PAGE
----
Berenice Stories

Short Stories by John Oakes

LIBYAN TRIBES II – A TALE OF TWO SIEGES – MISURATA AND BANI WALID

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The Battle of Misurata between Gaddafi’s forces and the ‘17th February Rebels’ was bloody and brutal and lasted from 18th February to 15th May 2011. It is sometimes known as the Siege of Misurata during which the bombardment of the city with Grad missiles and artillery by the Gaddafi loyalist army left at least 2,000 rebels and civilians dead and 900 injuries resulting in loss of limbs. For much of the time Khamis Gadaffi conducted the siege on behalf of his father. The anti-Gaddafi rebel forces broke the siege with the aid of air and naval assistance from NATO and considerable support from Qatar.
The siege of Bani Walid by militia forces, mainly from Misurata but also including the Libya Shield Brigade, has been underway during October 2012. As I write it appears to be drawing to a close. Bani Walid is the desert stronghold of the Warfella tribe and was the last foothold of Gadaffi loyalists. It capitulated to the anti-Gaddafi forces 17th October 2011. Since that time the Bani Walid leadership has been at odds with the Misuratans who believe that Gaddafists have been given shelter in the town. It was these Gaddafists, they say, who captured and tortured a number of Misuratans, one of whom was Omran Shaban who died of wounds in their custody after a deal had been struck for his release. Omran Shaban was the Misuratan militiaman who found Col Gaddafi hiding from a NATO air strike in a storm drainage pipe in Sirte a year ago. The death of Omran Shaban was the flash point which launched the Misuratan militias on Bani Walid. They were supported by the new Libyan government and some militias from elsewhere. It is likely that 22 people were killed and 200 wounded in the fighting. The refugee problem was, and remains, acute. On 22nd October the International Committee of the Red Cross estimated that 25,000 people had fled the urban area.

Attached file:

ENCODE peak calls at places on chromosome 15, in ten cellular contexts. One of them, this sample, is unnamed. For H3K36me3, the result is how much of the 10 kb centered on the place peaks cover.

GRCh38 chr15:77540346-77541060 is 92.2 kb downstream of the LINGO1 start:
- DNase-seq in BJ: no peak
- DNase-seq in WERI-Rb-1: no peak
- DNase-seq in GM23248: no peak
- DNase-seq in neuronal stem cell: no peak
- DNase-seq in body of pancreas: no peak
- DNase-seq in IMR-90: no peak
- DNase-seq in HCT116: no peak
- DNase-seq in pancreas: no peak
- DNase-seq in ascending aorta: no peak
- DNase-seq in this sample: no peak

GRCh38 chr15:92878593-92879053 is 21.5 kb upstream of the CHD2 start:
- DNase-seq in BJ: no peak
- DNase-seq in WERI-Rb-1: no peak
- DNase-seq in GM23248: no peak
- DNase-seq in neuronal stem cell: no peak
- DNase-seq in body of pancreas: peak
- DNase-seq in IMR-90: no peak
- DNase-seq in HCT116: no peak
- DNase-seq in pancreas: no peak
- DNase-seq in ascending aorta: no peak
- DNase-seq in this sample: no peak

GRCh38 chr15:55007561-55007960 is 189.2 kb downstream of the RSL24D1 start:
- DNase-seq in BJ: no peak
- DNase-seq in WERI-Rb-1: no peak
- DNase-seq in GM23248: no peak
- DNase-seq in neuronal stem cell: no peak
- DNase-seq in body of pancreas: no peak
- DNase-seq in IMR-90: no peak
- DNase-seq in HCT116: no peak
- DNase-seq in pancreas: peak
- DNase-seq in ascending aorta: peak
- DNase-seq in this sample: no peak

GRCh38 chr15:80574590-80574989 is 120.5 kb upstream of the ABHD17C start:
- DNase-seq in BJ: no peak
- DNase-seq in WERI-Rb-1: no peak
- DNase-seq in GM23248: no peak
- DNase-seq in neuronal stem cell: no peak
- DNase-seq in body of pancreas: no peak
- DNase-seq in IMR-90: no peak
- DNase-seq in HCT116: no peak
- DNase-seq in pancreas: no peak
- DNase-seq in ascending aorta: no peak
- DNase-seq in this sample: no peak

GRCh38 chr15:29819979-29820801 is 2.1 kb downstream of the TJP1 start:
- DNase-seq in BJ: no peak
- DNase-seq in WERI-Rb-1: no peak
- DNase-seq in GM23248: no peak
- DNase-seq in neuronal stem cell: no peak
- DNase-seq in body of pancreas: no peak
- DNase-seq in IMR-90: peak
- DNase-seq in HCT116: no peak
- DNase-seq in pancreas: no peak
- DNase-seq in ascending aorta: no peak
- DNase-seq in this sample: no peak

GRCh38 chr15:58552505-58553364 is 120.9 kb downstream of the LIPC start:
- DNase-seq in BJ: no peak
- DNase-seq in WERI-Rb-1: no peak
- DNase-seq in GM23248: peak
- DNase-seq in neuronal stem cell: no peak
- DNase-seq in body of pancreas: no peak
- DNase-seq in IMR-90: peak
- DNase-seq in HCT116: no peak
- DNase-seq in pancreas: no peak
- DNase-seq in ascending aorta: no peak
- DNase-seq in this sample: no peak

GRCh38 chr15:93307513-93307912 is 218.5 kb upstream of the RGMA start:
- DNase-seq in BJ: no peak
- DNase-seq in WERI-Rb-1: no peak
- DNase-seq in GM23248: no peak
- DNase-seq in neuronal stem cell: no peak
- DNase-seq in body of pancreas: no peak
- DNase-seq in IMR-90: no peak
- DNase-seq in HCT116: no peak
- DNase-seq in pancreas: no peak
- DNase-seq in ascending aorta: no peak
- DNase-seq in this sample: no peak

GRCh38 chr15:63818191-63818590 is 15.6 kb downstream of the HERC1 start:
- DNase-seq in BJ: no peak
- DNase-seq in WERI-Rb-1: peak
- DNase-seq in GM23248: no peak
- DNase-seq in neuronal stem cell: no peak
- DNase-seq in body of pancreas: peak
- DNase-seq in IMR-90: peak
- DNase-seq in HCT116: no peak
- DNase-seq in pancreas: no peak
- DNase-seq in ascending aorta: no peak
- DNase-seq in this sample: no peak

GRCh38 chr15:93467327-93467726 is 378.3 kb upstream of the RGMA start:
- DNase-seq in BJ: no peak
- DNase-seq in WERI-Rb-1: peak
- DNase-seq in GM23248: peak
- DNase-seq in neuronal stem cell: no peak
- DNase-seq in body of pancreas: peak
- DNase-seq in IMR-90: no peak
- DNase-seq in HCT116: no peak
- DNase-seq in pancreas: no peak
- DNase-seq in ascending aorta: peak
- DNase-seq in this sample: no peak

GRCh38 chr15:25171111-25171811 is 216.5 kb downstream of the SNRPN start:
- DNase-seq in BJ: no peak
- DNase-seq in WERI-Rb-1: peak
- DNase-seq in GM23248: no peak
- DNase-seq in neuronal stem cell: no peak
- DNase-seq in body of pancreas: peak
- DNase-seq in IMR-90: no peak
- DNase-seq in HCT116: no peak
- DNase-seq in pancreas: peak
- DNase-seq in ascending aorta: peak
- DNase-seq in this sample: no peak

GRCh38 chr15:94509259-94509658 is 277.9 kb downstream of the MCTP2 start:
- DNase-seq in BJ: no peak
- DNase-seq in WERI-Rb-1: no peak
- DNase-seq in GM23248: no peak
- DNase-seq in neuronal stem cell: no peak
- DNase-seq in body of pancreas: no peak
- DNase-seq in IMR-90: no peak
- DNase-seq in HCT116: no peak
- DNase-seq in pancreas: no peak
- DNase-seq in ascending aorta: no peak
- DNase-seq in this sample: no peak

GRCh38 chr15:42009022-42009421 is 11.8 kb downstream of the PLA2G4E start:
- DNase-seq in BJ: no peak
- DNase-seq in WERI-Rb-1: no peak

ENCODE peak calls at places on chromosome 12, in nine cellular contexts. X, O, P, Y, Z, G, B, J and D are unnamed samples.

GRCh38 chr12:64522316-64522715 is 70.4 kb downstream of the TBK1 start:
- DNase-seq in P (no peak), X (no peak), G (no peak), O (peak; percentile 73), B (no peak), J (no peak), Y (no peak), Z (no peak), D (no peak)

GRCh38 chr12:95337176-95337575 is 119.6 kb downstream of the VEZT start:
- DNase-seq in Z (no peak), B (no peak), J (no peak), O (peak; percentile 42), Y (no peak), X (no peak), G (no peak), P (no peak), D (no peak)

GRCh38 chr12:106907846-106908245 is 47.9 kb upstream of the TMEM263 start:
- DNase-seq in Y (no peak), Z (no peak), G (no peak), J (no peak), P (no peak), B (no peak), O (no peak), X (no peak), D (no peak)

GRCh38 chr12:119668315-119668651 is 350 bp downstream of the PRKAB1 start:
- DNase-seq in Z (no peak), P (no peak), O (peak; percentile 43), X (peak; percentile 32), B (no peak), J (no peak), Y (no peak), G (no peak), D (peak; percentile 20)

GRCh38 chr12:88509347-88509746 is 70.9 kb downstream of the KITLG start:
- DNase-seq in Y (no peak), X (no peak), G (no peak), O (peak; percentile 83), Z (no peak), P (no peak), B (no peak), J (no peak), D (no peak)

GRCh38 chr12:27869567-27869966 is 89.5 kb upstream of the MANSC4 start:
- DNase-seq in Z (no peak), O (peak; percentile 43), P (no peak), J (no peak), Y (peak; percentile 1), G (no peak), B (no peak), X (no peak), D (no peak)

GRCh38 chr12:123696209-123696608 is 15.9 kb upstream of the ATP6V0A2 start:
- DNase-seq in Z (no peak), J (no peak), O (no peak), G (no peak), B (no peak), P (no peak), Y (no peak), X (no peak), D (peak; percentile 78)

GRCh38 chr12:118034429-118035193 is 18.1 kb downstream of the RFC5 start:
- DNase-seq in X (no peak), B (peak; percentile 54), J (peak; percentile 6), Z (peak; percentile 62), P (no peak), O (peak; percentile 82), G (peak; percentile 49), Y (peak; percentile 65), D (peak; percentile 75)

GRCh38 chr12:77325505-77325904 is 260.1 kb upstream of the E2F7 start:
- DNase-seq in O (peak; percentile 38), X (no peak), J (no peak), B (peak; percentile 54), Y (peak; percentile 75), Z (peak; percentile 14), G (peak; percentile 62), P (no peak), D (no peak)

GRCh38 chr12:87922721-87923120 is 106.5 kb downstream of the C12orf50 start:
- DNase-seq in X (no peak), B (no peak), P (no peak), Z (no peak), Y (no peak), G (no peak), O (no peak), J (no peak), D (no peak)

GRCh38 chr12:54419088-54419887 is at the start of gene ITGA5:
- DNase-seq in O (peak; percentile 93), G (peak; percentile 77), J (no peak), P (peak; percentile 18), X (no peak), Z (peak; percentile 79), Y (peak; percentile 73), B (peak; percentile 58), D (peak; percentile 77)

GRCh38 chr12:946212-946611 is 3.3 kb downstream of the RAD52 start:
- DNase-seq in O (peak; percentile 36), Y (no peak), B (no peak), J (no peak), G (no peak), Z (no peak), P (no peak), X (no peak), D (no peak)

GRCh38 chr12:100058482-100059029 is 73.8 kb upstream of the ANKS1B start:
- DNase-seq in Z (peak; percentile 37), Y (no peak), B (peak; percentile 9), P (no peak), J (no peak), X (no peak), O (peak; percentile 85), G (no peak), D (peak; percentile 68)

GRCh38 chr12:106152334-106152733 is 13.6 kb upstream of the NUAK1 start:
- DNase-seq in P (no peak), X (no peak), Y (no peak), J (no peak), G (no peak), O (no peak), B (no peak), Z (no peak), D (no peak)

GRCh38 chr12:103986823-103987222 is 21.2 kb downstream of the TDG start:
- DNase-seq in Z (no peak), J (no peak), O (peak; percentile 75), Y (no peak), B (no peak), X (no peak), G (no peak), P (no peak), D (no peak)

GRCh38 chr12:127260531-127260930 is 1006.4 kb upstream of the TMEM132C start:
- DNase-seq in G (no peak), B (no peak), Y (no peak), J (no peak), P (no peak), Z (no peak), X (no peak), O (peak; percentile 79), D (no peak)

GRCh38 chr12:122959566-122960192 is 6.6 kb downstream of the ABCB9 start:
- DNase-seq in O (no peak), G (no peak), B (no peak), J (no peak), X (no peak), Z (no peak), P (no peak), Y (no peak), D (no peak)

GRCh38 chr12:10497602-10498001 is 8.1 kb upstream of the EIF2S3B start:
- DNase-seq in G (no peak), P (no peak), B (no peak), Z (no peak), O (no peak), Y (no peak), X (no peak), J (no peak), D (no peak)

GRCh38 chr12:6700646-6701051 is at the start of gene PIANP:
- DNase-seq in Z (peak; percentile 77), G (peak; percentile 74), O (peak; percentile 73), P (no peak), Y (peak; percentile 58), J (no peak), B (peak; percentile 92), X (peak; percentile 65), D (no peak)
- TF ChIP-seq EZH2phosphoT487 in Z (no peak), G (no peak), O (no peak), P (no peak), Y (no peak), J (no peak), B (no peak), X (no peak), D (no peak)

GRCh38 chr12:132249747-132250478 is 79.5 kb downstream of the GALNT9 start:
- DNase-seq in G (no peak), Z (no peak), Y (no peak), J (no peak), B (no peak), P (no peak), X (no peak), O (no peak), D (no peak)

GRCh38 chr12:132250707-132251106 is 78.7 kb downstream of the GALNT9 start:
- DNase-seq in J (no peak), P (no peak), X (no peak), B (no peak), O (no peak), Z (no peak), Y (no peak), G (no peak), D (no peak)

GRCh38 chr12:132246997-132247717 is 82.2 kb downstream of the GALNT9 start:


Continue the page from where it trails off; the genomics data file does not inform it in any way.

News of the siege of Bani Walid reached the wider world and the USA and Russia exchanged diplomatic views in the United Nations Security Council and there are reports to the effect that the United States has blocked a draft statement, proposed by Russia, on the resolution of violence in Bani Walid.
There has been some speculation amongst international observers about the real reason for the Siege of Bani Walid. Many have missed a significant clue. When the Misuratan militiamen entered Bani Walid in October 2012 they fly posted walls with leaflets in memory of the historic Misuratan hero, Ramadan al Shtaiwi. This suggests that long standing enmity between the Misurata and the Warfella tribes is a prime factor.
Muammar Gaddafi’s policy of divide and rule amongst the tribes created a great deal of bottled up enmity. He showered cash and other inducements on the Warfella tribe to purchase its loyalty during the rebellion. The resentment of the Misuatans who were so brutally besieged is a not, therefore, unexpected. A statement made on 30th October by the currant Libyan Defence Minister, Osama Juwaili, to the effect that the head of the Libyan armed forces, General Yousef Mangoush, has no control over Bani Walid and refugees are being prevented from returning adds to the uneasy confusion felt by international observers.